Below is a similar sprung conversion device, perhaps a variant of the Daptabel.

    Daptabel

    Image courtesy : Chris Balm

    The Rosenthal

    The Rosenthal watch wristlet clip was a later US patent, from 6 November, 1917, similar to the Daptabel clip.   As wrist watches developed, this patent was perhaps too late to be of commercial value.

    Rosenthal

    The Wire Lug Watch

    Dimier Frères & Cie patented watches with handles on 29 July 1903 in depose (patent number) CH9846.  The subsequent Omega wire lugged watch with the crown at 9 o'clock (in section "Pre WWI" above), and the Waltham advertisement below which shows a wire lug watch with a two part webbing strap riveted into place, and the crown of the watch at 3 o'clock, indicate that wire lugs were not a design afterthought by about 1910.

    Waltham

    Image courtesy MWR forum user  : ScoutMedic

    Ingersoll had the capacity to manufacture large numbers of wrist watches and advertised these from 1909 onwards.  Their name wrist watch did not catch on immediately.  The advertisement below in 1913 is targeted for "outdoor folks" and "husky sportsmen".   Also, they state "Uncle Sam endorses and recommends the wrist watch for his army and navy."

    ingersoll

     A typical officer's pocket watch was the Mappin and Webb's Campaign watch as seen already above.   Now, in 1914, it was a trench watch, which was essentially a pocket watch with wire lugs, but with the crown at 3 o'clock, and was still sold to the public with delivery to the front available for an extra shilling.   The dial is signed MAPPIN and "CAMPAIGN".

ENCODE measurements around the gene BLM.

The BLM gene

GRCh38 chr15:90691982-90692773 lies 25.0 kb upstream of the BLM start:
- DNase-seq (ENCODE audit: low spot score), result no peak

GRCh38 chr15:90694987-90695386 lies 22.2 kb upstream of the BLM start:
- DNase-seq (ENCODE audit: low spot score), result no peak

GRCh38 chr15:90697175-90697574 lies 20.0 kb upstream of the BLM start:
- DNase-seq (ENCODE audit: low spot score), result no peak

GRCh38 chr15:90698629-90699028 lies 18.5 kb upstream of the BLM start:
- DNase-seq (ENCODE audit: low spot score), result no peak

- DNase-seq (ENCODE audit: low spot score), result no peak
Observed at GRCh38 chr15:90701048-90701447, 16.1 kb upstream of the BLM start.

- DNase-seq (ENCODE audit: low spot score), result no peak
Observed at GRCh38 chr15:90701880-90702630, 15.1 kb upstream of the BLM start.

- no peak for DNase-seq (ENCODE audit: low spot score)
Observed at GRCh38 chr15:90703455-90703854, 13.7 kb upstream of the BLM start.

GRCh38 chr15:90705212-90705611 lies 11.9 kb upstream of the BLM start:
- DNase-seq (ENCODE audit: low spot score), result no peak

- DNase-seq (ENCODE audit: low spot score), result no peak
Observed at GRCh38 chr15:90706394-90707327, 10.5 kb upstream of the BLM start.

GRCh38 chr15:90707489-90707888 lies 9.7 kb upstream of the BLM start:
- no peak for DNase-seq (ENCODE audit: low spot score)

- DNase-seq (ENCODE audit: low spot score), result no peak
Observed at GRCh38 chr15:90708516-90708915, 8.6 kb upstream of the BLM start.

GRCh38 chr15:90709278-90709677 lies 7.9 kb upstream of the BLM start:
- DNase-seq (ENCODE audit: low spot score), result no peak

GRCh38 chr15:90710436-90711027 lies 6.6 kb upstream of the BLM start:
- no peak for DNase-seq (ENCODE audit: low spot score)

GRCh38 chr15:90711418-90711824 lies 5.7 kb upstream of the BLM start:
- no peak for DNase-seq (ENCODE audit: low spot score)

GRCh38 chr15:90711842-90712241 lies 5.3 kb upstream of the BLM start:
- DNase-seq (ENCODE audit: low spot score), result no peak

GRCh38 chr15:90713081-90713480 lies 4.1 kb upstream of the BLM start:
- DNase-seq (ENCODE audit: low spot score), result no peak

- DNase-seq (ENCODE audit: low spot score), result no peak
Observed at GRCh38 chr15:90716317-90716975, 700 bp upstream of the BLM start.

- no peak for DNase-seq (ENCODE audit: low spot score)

Image courtesy : the-saleroom.com
    Mappin and Webb
    The advertisement refers to the desert reliability of the watch following the Battle of Omdurman (2 September 1898), where an army commanded by General Sir Herbert Kitchener defeated the army of Abdullah al-Taashi, and also similar reliability in the trying conditions of the last (second) Boer War.
    Wire lug watches could be used with straight one piece leather pull through straps, or open ended two piece straps clipped or riveted on, but the lugs were often quite narrow at about 12mm, and the watch tended to twist easily on the wrist.   Some straps were flared from the wire lug to provide a more stable width.    Another solution was to rivet a narrow strap through the lugs to a wider strap, as seen below on this 1915 Stockwell watch with shrapnel protector.
    Stockwell
    Image courtesy : goldsmithworks.com
    Other solutions were sought to supplement the leather pull through strap, and to make quick fitting two piece straps.  The folded metal clip for an open strap was common, below seen on an A.L.D. Dennison watch.